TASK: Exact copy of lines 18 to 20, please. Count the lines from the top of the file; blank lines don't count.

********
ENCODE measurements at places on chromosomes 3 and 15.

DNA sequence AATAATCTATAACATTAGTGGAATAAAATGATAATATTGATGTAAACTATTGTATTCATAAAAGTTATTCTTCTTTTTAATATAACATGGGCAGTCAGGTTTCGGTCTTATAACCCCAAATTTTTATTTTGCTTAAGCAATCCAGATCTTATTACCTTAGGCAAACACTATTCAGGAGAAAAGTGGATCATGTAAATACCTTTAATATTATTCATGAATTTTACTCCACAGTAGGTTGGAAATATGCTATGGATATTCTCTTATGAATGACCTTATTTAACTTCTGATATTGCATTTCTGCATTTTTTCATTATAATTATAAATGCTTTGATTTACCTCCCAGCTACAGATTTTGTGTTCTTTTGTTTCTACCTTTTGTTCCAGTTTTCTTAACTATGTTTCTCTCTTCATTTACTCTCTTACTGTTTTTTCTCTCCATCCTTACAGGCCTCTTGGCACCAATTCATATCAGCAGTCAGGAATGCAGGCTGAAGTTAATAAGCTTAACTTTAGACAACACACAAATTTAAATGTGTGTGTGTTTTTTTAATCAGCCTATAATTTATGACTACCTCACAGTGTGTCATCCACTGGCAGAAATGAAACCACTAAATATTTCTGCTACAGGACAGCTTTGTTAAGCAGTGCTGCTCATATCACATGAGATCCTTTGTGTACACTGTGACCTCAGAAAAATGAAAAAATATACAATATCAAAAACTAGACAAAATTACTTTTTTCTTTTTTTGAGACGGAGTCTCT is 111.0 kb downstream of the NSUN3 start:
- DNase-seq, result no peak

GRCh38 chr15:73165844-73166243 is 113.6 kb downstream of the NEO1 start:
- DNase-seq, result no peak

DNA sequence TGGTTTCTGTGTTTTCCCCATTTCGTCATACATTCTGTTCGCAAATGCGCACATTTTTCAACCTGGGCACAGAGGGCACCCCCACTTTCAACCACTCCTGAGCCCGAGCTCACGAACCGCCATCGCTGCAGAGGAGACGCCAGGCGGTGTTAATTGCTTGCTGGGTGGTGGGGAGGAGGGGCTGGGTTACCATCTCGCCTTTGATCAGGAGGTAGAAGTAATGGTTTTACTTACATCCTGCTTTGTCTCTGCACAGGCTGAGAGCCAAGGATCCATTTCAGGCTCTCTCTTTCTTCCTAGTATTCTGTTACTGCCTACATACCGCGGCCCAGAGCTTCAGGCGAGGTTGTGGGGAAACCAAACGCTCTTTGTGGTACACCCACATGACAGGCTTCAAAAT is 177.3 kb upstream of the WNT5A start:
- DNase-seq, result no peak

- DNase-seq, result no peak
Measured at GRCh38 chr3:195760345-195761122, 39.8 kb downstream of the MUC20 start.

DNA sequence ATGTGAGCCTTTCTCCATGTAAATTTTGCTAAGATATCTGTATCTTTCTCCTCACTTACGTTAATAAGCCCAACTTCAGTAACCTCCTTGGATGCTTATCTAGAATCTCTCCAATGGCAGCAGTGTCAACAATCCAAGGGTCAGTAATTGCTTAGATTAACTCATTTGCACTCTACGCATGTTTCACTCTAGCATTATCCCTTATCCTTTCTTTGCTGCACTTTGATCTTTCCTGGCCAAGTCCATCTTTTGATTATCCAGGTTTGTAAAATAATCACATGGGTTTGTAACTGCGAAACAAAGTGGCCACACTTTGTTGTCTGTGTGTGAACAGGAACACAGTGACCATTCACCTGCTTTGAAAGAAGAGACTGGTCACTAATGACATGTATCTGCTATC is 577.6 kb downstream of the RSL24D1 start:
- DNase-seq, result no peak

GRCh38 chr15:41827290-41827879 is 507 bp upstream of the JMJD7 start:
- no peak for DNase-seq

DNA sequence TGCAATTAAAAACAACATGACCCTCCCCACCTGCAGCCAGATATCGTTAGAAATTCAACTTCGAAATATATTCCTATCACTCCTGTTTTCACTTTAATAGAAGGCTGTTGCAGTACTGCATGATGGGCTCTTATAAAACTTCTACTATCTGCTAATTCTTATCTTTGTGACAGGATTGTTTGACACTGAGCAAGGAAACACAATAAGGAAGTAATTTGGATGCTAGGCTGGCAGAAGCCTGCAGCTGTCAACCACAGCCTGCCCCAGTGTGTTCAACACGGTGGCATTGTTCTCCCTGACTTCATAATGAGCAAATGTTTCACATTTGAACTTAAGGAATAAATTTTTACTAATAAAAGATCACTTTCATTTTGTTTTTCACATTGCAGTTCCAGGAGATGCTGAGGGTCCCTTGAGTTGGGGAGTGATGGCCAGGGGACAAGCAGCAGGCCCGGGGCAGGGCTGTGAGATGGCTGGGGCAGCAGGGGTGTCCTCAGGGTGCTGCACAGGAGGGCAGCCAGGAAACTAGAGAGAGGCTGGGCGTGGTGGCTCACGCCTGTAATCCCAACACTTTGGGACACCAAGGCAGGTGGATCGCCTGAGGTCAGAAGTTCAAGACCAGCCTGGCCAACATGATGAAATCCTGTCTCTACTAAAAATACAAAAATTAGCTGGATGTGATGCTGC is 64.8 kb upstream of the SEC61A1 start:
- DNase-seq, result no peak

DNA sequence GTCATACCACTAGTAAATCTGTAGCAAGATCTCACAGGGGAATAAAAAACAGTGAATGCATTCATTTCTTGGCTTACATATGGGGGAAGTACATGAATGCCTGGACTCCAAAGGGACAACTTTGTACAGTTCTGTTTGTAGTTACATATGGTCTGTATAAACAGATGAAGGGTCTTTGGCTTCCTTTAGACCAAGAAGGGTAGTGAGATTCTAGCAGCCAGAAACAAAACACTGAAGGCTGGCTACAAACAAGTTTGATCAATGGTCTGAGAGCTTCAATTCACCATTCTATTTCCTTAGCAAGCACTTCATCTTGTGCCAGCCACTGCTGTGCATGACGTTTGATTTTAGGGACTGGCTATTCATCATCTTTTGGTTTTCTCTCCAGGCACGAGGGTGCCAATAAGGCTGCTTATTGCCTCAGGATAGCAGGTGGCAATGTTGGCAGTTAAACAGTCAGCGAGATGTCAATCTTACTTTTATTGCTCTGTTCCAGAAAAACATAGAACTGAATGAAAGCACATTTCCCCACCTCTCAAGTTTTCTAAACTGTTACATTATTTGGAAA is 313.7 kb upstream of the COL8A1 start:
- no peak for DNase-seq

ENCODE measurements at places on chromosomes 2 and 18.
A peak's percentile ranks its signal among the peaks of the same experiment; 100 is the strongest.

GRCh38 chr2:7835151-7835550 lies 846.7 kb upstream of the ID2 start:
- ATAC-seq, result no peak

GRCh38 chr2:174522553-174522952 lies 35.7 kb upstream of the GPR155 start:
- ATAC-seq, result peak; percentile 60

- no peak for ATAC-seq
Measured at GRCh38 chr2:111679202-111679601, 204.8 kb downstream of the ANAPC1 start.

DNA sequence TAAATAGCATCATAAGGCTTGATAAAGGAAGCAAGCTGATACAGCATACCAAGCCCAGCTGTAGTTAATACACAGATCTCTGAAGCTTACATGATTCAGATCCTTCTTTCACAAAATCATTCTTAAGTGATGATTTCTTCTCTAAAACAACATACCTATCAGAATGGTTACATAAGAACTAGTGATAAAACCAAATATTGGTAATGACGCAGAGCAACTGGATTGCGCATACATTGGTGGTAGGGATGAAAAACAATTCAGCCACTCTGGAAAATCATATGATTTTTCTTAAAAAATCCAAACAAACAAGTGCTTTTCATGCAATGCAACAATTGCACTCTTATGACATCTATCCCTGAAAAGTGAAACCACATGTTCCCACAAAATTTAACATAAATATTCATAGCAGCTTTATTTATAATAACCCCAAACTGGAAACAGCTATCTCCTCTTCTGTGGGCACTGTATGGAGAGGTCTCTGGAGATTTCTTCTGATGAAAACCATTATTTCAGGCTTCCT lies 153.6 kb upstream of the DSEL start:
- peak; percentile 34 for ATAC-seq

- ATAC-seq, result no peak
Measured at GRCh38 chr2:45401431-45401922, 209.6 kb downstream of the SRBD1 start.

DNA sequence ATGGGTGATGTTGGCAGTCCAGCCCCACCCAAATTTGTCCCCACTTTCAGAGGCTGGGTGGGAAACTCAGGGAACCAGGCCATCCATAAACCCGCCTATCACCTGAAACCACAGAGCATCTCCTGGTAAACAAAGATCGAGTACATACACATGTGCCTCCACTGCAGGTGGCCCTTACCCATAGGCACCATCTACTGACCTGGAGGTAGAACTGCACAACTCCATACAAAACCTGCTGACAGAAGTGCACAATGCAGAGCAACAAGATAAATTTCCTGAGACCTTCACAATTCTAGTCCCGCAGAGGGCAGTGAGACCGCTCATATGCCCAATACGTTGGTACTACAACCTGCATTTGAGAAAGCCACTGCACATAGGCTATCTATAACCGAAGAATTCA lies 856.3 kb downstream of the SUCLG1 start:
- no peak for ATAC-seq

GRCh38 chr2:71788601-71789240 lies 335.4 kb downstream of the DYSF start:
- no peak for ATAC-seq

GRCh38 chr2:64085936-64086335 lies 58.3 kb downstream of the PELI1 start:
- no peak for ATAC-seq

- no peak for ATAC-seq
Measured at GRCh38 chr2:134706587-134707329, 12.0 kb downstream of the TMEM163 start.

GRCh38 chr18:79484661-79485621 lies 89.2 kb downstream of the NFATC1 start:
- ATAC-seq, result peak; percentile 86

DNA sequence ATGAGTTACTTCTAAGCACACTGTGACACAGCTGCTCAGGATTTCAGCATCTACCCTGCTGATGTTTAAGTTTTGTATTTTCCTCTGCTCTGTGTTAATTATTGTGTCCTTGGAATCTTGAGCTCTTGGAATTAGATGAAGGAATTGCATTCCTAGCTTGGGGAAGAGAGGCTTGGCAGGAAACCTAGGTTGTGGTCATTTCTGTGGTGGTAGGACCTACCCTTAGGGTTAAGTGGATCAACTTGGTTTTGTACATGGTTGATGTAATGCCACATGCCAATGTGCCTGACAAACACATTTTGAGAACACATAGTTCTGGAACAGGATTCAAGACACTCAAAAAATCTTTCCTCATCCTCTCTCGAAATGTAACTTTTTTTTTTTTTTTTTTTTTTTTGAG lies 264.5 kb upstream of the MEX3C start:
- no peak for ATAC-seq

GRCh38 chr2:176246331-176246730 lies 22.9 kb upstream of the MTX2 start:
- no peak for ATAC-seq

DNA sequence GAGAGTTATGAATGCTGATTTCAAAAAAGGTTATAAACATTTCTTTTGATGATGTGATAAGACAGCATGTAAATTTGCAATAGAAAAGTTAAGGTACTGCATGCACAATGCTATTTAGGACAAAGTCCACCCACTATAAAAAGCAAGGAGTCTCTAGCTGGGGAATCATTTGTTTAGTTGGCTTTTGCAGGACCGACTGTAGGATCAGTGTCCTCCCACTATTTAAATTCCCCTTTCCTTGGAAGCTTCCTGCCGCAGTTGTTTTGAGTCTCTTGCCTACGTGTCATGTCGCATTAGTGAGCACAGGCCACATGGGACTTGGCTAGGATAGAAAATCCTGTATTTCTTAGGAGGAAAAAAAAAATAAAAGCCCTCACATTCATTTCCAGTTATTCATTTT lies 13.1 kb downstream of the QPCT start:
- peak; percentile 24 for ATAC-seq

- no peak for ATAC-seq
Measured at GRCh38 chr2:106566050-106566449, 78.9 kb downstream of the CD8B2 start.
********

ENCODE measurements at places on chromosomes 2 and 18.
A peak's percentile ranks its signal among the peaks of the same experiment; 100 is the strongest.

GRCh38 chr2:7835151-7835550 lies 846.7 kb upstream of the ID2 start: